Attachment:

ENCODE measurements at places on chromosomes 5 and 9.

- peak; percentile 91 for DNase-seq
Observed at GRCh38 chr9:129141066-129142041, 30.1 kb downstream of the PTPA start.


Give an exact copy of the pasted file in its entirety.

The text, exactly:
ENCODE measurements at places on chromosomes 5 and 9.

- peak; percentile 91 for DNase-seq
Observed at GRCh38 chr9:129141066-129142041, 30.1 kb downstream of the PTPA start.